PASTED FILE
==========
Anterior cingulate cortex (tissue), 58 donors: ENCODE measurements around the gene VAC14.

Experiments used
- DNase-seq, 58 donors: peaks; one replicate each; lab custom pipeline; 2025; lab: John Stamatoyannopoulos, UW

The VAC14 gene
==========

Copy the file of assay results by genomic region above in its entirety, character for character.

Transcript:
Anterior cingulate cortex (tissue), 58 donors: ENCODE measurements around the gene VAC14.

Experiments used
- DNase-seq, 58 donors: peaks; one replicate each; lab custom pipeline; 2025; lab: John Stamatoyannopoulos, UW

The VAC14 gene